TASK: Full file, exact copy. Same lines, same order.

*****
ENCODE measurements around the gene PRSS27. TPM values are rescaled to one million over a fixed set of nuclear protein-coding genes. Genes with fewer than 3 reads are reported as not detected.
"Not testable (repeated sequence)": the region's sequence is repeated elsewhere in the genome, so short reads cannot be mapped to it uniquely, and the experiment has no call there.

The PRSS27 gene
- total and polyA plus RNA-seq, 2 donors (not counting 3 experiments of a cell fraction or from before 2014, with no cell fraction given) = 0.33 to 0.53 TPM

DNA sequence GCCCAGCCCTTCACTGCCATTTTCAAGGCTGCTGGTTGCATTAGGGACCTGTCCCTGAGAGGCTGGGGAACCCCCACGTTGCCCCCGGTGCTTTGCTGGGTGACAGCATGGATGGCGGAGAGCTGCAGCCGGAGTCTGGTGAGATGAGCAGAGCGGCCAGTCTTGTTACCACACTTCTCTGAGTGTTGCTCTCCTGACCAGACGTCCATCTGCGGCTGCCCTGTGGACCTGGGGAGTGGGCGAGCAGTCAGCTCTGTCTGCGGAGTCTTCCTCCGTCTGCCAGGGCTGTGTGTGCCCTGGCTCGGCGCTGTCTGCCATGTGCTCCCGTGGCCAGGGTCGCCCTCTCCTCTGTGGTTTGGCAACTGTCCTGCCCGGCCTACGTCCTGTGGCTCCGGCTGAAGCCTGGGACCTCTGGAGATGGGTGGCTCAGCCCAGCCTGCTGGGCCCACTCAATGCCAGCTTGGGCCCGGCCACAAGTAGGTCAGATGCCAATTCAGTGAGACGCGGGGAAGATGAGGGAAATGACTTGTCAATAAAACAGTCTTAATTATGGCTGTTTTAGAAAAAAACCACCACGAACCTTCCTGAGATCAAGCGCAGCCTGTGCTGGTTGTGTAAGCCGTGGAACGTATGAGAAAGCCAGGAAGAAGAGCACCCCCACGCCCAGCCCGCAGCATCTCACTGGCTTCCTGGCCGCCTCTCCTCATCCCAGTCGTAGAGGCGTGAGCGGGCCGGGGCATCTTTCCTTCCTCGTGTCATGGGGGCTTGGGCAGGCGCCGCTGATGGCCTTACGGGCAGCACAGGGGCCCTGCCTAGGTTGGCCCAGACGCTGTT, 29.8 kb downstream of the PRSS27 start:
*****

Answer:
ENCODE measurements around the gene PRSS27. TPM values are rescaled to one million over a fixed set of nuclear protein-coding genes. Genes with fewer than 3 reads are reported as not detected.
"Not testable (repeated sequence)": the region's sequence is repeated elsewhere in the genome, so short reads cannot be mapped to it uniquely, and the experiment has no call there.

The PRSS27 gene
- total and polyA plus RNA-seq, 2 donors (not counting 3 experiments of a cell fraction or from before 2014, with no cell fraction given) = 0.33 to 0.53 TPM

DNA sequence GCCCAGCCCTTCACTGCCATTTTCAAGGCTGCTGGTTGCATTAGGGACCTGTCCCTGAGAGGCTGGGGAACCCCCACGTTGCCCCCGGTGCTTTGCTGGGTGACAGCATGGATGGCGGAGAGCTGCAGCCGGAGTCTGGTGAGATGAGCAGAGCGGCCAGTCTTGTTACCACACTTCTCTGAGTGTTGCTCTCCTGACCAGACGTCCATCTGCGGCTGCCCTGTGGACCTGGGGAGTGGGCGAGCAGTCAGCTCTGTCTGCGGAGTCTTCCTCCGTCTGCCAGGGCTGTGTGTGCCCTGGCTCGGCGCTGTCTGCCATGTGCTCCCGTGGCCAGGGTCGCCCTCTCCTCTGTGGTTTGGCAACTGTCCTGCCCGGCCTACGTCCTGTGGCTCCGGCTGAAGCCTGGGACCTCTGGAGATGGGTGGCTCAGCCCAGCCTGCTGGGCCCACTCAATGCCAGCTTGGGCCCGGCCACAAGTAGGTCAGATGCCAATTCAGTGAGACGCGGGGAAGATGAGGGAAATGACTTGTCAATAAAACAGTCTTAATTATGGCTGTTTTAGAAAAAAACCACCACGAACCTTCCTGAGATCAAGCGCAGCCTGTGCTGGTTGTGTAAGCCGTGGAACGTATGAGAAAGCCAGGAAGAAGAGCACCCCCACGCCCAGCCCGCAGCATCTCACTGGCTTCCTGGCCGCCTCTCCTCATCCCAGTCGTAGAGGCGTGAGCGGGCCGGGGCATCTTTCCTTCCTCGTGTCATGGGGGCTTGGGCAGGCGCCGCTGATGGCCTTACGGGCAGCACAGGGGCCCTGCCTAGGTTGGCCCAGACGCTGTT, 29.8 kb downstream of the PRSS27 start: